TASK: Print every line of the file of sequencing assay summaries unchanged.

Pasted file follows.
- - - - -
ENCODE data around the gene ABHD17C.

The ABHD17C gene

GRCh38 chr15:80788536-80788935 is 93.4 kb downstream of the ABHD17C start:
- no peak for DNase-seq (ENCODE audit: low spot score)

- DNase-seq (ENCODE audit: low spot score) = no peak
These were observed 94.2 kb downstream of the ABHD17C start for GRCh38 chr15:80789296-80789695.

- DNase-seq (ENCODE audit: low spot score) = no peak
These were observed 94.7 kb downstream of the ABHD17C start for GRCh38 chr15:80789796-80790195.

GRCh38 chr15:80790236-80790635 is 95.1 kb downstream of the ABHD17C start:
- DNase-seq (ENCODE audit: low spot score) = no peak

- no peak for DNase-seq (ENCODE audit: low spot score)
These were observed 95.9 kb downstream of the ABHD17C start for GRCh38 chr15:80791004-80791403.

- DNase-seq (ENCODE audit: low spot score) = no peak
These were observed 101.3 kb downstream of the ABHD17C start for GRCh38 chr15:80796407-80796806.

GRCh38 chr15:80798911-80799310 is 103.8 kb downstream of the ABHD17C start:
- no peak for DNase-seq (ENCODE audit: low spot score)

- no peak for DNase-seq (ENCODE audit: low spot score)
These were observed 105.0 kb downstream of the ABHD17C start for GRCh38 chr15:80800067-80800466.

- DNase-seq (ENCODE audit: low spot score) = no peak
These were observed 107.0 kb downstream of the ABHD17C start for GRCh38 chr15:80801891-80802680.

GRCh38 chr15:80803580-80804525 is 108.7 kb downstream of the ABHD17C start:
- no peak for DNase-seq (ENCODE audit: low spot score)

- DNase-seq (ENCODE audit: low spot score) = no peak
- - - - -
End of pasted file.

ENCODE data around the gene ABHD17C.

The ABHD17C gene

GRCh38 chr15:80788536-80788935 is 93.4 kb downstream of the ABHD17C start:
- no peak for DNase-seq (ENCODE audit: low spot score)

- DNase-seq (ENCODE audit: low spot score) = no peak
These were observed 94.2 kb downstream of the ABHD17C start for GRCh38 chr15:80789296-80789695.

- DNase-seq (ENCODE audit: low spot score) = no peak
These were observed 94.7 kb downstream of the ABHD17C start for GRCh38 chr15:80789796-80790195.

GRCh38 chr15:80790236-80790635 is 95.1 kb downstream of the ABHD17C start:
- DNase-seq (ENCODE audit: low spot score) = no peak

- no peak for DNase-seq (ENCODE audit: low spot score)
These were observed 95.9 kb downstream of the ABHD17C start for GRCh38 chr15:80791004-80791403.

- DNase-seq (ENCODE audit: low spot score) = no peak
These were observed 101.3 kb downstream of the ABHD17C start for GRCh38 chr15:80796407-80796806.

GRCh38 chr15:80798911-80799310 is 103.8 kb downstream of the ABHD17C start:
- no peak for DNase-seq (ENCODE audit: low spot score)

- no peak for DNase-seq (ENCODE audit: low spot score)
These were observed 105.0 kb downstream of the ABHD17C start for GRCh38 chr15:80800067-80800466.

- DNase-seq (ENCODE audit: low spot score) = no peak
These were observed 107.0 kb downstream of the ABHD17C start for GRCh38 chr15:80801891-80802680.

GRCh38 chr15:80803580-80804525 is 108.7 kb downstream of the ABHD17C start:
- no peak for DNase-seq (ENCODE audit: low spot score)

- DNase-seq (ENCODE audit: low spot score) = no peak